After 4 years in Edinburgh, a job opportunity came up in Warsaw, Poland. I had been working for a theatre company in Edinburgh owned by a Polish actor and his wife (the loveliest of people I might add), and I had been to Warsaw once on holiday. Something about the opportunity felt right, so I moved to Poland. I lived there for two years from September to July, and came back to Edinburgh for July and August each year to work for the theatre company during the Edinburgh Fringe Festival. While I had immediately fallen in love with Warsaw, there was a comfort in coming home to Edinburgh for the summers. At this point, I was going to Canada every year or so to visit for a week or two at Christmas, but almost from the moment I left Canada at 18, Europe was home.
At 24, the opportunity to work in London, England came up. It seemed the right time to make a change (and pursue a potential love interest – that didn’t pan out), so I moved to England. I had spent some time in London in the past when I lived in Scotland, and I knew it was a place I could feel at home in. I was there for about 5 months before I had to go back to Canada for a short period of time. When I returned to England, the company I had been working for had moved from London to Lincoln, England, so that’s how I ended up in Lincoln. I did not feel at home in Lincoln. The owner of the company and I both felt that way. He had a German passport, I had a Canadian passport, and we both sounded like Londoners. In Lincoln, we found that people are not overly fond of Londoners or foreigners, so we were doubly screwed! I remember coming home one day and jubilantly sharing that I had found a friend for us – a Belgian guy worked at Starbucks and he was willing to be our friend! Now we had 3 – the Belgian Starbucks guy, the UPS guy, and the postwoman (both of whom we had won over because we saw them daily and they were just lovely people). We took every opportunity to go home to London. I repeat. Lincoln did not feel like home. (However, it does have a beautiful city centre and very kind Starbucks baristas.)
At 26, life in my pseudo-home in Lincoln and home in London came to an end. I wasn't able to renew my work permit, so I had to return "home" to Canada, which was horrific on so many levels. Home was England, not Canada. However, opportunity came knocking very quickly, and I was grateful. Word got out that Genya was floating freely in the atmosphere looking for a home, and a great job offer came from Warsaw. So, back to Poland I went. After being evicted, so to speak, from my home in England and spending two months in a foreign land (yes, I mean Canada), I was home again in Warsaw. That city and all of its bureaucracy welcomed me with open arms (and mountains of the red tape and hoop jumping that I’ve lovingly described before).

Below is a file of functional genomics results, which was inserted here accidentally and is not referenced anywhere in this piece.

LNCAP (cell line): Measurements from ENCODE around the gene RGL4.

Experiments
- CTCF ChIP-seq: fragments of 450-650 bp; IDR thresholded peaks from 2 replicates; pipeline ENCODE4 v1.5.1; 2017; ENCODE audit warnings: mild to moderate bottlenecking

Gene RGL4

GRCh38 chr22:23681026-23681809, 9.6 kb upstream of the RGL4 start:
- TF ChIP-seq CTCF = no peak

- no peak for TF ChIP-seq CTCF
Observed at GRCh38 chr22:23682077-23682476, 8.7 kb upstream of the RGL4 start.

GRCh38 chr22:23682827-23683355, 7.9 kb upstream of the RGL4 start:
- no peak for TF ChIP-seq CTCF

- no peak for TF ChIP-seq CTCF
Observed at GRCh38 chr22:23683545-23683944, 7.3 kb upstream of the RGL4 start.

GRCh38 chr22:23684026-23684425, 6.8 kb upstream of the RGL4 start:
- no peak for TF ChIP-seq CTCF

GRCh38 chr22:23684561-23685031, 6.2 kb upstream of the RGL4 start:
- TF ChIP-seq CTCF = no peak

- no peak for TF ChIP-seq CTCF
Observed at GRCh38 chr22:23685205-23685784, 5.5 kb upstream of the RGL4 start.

Fast forward four years to a conversation with one of my staff members who had recently lost both of his parents. He put his hand on my arm and said something that chilled me to my bones: “Make peace with your parents before it’s too late.” Just like his parents, mine were aging (my parents had me later in life), and this conversation got me wondering…..my parents are in Canada…I was born in Canada…was I meant to live there?...my life-long best friend is in Canada…as her children’s guardian, it’s important to me that I really know them...am I really meant to stay in Warsaw?...is there a reason I haven’t built a life with someone here?...and so on and so on. And so, I turned down the offer that was on the table to buy the company I was working for, packed my bags and two Polish cats, and moved to Canada. Here’s some advice for you – don’t quit your job and move across the planet during a major global economic collapse! That is yet another story.
My plan to spend one year in Canada before going back to Warsaw became seven years. Oh, there are so many stories here for the future. I will say, however, that it was not my desire to stay in Canada for so long, but that’s what the universe had in store for me. In those seven years, London, Canada never felt like home. In my mind, Warsaw was still ‘where I was from’ and where home was except that it wasn’t truly home in the sense that my residency status had expired and I don’t have Polish citizenship.
As you know if you’ve read my earlier posts, I left Canada at the start of 2016 and moved to Hamburg, Germany. We’ll come back to that story later. So many stories…
So, there we are! That is the nutshell version of how I came to be a woman on a search for home. While my intention all along was to put down roots, it never really happened. My desire was not to move around as much as I did, but that’s what life brought me, and I accept it. I truly believe that everything happens for a reason. The end result is someone who feels more British and Ukrainian than Canadian, and who can never find the right words to answer the common question, “So, where are you from?”